We have a global debt problem and rates are comparatively too high in the USA. The short experiment is over. Rates need to come back down until we can figure out plan B.

    The large non IG Corporate debt mountain is not their biggest worry. But their reputation, and to a lesser extent their career risk, definitely is.

    • JZ
      Feb 6, 2019 at 1:55 pm

      “We”, what do you mean “we”? Rates need to come back down? Why should it be anybody’s power to determine what the correct rate is? If I do my job wrong, I got fired. If “they” do their job “wrong”, nothing happens and they retire any way giving speeches at 250K a session while “we” lose our homes and do mass school shootings or discussing building walls. What do you mean “WE”?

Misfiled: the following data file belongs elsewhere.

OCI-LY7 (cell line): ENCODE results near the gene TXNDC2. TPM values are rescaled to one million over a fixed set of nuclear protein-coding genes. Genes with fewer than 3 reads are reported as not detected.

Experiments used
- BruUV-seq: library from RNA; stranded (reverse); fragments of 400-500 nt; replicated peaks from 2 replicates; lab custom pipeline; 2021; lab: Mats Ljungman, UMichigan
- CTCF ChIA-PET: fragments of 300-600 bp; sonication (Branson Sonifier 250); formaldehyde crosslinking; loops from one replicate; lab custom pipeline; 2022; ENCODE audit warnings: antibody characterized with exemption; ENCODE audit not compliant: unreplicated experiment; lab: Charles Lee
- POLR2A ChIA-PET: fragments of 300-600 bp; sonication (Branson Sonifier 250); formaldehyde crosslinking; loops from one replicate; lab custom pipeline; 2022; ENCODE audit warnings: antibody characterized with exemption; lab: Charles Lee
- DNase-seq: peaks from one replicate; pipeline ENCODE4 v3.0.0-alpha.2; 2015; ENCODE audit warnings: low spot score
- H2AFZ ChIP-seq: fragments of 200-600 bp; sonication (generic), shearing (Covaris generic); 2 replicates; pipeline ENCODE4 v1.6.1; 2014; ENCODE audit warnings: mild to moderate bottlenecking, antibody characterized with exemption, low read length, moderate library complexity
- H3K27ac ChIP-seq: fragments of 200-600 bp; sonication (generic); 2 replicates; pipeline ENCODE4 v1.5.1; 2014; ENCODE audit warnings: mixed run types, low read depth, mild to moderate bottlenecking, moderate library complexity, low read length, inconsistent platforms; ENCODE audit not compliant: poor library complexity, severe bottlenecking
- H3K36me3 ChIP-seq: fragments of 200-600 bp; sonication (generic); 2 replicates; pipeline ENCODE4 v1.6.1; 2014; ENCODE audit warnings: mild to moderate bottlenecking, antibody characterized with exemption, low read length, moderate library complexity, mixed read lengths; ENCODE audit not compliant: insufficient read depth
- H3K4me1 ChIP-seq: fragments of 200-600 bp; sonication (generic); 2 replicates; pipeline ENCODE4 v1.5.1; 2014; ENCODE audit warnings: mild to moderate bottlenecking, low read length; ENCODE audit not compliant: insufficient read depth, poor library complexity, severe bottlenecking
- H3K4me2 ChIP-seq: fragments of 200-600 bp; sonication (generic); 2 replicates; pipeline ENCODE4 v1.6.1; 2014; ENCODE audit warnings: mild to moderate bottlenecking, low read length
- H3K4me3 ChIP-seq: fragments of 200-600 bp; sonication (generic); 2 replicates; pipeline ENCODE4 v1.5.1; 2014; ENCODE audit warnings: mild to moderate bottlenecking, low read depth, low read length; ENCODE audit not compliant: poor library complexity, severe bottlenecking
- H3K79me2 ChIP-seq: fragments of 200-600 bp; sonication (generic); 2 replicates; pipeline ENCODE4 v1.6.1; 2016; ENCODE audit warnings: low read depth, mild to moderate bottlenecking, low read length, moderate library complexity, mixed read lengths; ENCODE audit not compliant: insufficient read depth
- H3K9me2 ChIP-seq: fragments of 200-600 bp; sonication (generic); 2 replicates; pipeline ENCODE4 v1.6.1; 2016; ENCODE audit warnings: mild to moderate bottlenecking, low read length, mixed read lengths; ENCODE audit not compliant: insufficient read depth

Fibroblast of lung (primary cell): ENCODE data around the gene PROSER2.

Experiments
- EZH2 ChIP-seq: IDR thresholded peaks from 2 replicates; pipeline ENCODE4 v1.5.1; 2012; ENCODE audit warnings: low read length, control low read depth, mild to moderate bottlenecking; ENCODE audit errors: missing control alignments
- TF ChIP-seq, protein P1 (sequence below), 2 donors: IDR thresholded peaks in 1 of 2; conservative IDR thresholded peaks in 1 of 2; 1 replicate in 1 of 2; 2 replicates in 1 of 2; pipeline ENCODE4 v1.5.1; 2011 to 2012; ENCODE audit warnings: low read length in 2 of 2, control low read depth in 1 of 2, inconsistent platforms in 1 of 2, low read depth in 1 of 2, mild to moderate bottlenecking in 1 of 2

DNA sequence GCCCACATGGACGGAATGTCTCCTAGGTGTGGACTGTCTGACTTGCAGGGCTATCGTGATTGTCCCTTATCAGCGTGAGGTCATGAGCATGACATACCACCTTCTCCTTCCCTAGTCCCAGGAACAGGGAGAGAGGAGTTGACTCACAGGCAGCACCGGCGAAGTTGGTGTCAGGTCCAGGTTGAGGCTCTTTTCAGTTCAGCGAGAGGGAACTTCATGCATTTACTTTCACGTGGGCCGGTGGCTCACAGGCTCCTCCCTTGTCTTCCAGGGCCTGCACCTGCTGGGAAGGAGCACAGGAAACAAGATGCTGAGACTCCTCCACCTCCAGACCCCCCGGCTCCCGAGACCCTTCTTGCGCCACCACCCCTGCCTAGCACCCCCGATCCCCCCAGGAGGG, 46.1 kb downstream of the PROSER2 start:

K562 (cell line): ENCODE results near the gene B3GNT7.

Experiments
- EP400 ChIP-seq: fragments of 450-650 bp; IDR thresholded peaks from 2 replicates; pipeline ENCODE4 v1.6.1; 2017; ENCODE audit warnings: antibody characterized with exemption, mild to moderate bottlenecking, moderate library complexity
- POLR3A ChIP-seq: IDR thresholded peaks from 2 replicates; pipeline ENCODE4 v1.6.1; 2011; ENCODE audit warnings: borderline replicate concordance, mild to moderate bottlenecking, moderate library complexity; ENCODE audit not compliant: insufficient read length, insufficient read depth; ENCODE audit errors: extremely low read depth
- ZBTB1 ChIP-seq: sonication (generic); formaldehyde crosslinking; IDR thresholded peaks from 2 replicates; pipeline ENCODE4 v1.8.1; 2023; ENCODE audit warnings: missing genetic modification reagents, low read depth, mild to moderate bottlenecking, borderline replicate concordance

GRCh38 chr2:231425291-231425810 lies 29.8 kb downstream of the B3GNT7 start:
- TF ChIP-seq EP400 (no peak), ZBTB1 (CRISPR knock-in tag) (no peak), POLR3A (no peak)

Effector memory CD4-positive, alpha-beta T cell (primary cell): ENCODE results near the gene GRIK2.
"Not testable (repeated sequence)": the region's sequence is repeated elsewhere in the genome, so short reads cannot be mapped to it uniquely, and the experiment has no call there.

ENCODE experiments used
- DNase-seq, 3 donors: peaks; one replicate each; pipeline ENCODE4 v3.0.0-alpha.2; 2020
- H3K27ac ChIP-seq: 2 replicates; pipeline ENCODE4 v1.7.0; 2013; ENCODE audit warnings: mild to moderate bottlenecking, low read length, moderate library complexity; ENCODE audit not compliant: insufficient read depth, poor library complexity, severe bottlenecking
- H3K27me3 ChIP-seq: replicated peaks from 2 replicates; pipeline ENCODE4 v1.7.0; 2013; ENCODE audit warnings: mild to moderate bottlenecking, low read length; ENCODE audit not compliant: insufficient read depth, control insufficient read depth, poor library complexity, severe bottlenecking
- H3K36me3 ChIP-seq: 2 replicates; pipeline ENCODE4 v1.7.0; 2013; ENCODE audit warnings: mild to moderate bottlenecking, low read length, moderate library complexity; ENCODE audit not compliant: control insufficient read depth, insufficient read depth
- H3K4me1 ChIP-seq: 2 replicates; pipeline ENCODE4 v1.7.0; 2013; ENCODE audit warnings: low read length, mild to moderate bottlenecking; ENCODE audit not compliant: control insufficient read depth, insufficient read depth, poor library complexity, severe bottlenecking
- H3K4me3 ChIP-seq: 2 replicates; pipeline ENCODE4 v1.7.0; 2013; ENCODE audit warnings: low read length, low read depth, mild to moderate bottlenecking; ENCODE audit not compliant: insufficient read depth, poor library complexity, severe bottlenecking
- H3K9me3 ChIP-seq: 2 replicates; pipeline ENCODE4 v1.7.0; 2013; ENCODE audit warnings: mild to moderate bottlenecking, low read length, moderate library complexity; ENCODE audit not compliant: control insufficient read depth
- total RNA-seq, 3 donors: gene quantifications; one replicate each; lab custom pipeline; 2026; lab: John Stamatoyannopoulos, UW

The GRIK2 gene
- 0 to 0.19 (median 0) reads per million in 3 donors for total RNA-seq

• Feb 6, 2019 at 2:11 pm

      I would call that boilerplate with a twist of lemon. The amount of corporate debt may not be their problem, expanding corporate debt complicates new treasury issuance. When Powell praises Yellen, and adopts her wait and see policy, he is breaking with the Prez in matters of fealty, but they end up on the same page where rates are concerned. He is independent in a backhanded sort of way. As you point out his policy is less feckless than the other CBs, and I would expect that in contraction the US would not use QE to the degree that other CBs might.

    • Paulo
      Feb 6, 2019 at 3:58 pm

      There can be no obvious Plan B in a democracy as the goal is always re-election. (Until there is a crisis, I guess.) TARP, QE, etc were Plan Bs when the casino blew up.